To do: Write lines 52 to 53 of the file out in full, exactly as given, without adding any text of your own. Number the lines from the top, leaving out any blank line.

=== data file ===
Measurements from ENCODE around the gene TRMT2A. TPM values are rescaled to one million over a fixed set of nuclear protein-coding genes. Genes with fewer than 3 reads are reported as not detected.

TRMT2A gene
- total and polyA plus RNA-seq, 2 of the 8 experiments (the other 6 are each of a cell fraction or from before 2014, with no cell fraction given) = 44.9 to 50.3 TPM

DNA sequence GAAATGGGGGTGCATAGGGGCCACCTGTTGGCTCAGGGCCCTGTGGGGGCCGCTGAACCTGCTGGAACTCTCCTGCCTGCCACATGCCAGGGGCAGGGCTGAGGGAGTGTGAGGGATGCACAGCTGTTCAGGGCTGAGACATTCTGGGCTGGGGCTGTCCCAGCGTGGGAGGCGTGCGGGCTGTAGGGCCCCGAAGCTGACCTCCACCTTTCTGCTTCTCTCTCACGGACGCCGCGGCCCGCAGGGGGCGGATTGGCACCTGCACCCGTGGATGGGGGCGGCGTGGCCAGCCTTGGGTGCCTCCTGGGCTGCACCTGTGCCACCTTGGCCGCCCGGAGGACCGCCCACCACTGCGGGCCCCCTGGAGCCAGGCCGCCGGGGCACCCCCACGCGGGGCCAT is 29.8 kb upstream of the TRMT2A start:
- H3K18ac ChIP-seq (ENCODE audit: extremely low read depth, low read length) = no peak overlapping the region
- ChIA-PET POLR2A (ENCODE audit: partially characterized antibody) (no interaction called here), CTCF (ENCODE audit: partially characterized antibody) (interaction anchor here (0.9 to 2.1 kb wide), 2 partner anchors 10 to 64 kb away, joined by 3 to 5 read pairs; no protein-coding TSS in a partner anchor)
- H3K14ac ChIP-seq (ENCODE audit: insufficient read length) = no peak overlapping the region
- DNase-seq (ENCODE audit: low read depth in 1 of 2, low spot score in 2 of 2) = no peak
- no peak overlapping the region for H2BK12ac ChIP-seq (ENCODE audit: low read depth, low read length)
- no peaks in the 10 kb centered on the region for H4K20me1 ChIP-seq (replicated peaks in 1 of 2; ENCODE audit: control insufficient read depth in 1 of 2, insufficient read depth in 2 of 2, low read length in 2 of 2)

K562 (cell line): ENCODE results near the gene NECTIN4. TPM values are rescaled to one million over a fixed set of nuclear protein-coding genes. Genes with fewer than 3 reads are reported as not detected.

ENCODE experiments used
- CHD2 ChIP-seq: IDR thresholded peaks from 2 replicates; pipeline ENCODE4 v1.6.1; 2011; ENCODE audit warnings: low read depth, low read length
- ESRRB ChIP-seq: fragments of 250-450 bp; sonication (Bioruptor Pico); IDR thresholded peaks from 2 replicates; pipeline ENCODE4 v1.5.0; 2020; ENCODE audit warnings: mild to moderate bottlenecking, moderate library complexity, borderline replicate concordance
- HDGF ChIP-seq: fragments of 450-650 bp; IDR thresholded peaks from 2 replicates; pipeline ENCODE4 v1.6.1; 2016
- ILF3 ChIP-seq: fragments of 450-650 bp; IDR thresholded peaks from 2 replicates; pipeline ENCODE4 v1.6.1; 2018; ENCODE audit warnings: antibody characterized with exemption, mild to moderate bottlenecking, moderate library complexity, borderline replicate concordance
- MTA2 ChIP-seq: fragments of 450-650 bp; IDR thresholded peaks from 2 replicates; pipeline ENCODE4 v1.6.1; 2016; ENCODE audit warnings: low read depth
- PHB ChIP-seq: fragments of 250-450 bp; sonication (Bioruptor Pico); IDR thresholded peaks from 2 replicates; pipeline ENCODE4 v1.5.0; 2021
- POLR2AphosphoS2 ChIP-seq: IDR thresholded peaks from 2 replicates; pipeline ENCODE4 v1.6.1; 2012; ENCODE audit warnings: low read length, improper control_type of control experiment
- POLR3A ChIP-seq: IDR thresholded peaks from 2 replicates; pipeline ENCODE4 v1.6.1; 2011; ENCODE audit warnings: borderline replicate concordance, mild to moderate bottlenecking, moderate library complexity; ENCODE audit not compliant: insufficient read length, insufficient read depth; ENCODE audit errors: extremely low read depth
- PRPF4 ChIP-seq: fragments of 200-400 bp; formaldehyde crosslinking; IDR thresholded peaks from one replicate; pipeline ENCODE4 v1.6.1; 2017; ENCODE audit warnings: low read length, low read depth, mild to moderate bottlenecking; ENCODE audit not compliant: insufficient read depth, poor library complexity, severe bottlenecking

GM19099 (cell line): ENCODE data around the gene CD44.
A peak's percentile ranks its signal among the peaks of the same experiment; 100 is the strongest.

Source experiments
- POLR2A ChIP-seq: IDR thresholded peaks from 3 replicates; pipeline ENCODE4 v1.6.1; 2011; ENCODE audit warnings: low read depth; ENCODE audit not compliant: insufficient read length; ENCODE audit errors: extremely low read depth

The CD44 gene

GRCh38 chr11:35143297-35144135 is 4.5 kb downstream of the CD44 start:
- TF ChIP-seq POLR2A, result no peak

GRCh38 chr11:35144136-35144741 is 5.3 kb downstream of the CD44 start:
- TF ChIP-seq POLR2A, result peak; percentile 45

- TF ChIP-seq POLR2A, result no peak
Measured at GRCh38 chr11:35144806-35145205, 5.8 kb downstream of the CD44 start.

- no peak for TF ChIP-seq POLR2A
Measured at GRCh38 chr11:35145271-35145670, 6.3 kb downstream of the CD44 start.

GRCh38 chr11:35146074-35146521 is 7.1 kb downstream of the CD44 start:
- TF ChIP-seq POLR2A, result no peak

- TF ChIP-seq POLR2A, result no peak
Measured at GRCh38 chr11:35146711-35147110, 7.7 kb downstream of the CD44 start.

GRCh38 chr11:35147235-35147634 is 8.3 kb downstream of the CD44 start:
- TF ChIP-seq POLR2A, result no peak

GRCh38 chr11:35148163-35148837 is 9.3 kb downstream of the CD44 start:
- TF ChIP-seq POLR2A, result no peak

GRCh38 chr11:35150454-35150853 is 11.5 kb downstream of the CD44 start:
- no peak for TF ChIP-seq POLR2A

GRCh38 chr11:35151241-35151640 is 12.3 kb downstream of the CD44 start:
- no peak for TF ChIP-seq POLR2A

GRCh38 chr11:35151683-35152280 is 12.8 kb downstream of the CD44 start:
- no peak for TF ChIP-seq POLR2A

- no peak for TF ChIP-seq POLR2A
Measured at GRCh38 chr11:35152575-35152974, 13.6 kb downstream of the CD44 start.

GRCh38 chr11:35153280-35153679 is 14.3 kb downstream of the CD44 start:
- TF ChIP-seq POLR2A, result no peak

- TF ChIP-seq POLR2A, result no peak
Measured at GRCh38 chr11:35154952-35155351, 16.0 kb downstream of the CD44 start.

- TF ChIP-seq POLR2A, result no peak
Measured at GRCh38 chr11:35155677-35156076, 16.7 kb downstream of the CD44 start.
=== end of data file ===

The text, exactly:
- TF ChIP-seq POLR2A, result no peak

- TF ChIP-seq POLR2A, result no peak